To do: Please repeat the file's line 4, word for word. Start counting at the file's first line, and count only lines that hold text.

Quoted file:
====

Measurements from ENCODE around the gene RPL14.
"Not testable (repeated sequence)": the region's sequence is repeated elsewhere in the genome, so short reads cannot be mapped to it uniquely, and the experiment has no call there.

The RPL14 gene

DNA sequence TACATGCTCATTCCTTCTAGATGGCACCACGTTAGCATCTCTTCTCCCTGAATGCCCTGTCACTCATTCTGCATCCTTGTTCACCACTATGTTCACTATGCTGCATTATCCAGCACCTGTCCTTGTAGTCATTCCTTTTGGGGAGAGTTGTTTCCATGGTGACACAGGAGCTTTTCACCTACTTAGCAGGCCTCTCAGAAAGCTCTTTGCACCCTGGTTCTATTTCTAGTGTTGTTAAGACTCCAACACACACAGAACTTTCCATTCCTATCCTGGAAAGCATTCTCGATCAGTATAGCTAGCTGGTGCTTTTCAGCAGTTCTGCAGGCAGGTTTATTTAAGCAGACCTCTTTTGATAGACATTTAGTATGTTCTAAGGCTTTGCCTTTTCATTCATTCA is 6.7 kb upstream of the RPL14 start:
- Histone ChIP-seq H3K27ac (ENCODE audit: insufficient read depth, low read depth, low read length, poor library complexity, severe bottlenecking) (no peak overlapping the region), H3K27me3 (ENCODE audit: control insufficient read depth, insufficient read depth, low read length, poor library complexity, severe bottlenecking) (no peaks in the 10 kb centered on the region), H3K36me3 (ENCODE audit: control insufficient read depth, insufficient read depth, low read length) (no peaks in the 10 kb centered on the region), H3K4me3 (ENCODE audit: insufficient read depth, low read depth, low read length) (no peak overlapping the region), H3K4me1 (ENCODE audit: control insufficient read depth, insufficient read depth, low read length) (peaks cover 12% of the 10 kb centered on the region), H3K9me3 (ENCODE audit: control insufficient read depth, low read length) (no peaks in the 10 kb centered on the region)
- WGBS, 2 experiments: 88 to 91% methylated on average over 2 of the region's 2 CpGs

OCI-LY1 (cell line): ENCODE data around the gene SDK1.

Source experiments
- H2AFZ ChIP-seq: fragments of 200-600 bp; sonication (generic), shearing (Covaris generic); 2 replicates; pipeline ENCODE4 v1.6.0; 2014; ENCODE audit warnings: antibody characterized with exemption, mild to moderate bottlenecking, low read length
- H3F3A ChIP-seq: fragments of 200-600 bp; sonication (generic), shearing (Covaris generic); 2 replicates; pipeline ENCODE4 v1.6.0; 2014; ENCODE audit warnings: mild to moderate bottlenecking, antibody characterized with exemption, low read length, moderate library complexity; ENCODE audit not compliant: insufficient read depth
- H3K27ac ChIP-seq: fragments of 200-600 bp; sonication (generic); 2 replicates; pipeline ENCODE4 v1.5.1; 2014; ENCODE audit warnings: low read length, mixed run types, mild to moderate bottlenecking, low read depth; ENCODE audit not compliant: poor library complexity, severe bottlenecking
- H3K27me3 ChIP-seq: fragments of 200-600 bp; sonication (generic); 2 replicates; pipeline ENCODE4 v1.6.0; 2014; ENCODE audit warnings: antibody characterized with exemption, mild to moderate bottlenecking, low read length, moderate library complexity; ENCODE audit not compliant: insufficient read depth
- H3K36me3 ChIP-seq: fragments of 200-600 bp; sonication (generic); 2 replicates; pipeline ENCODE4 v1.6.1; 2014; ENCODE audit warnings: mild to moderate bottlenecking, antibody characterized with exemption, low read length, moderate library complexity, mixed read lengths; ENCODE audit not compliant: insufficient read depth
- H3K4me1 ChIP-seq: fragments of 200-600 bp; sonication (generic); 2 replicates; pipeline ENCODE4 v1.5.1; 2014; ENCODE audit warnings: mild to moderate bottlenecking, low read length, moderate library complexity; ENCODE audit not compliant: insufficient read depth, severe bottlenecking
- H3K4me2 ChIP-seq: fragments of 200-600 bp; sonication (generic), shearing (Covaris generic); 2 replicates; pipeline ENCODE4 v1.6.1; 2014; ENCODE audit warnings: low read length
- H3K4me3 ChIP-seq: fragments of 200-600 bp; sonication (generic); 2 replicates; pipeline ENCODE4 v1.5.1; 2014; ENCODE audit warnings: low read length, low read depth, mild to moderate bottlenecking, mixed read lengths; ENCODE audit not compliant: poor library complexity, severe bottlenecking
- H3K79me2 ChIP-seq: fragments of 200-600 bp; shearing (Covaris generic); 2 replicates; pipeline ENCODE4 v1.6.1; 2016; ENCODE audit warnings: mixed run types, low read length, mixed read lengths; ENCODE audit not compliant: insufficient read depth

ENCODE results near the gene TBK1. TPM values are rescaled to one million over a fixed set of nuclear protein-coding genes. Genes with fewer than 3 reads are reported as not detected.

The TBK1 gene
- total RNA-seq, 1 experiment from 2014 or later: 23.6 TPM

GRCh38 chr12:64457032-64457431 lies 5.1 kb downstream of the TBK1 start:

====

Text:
DNA sequence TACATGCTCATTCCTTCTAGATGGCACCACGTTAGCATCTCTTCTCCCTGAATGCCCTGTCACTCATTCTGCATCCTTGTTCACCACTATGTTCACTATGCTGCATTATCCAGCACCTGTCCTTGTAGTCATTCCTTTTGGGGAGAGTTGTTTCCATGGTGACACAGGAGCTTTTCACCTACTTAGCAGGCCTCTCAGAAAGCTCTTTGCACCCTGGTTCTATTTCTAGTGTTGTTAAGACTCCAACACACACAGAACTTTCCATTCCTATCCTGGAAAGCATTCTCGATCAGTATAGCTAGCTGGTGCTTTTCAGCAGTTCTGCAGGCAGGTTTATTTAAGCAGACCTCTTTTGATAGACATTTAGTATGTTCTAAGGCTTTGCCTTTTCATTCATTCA is 6.7 kb upstream of the RPL14 start: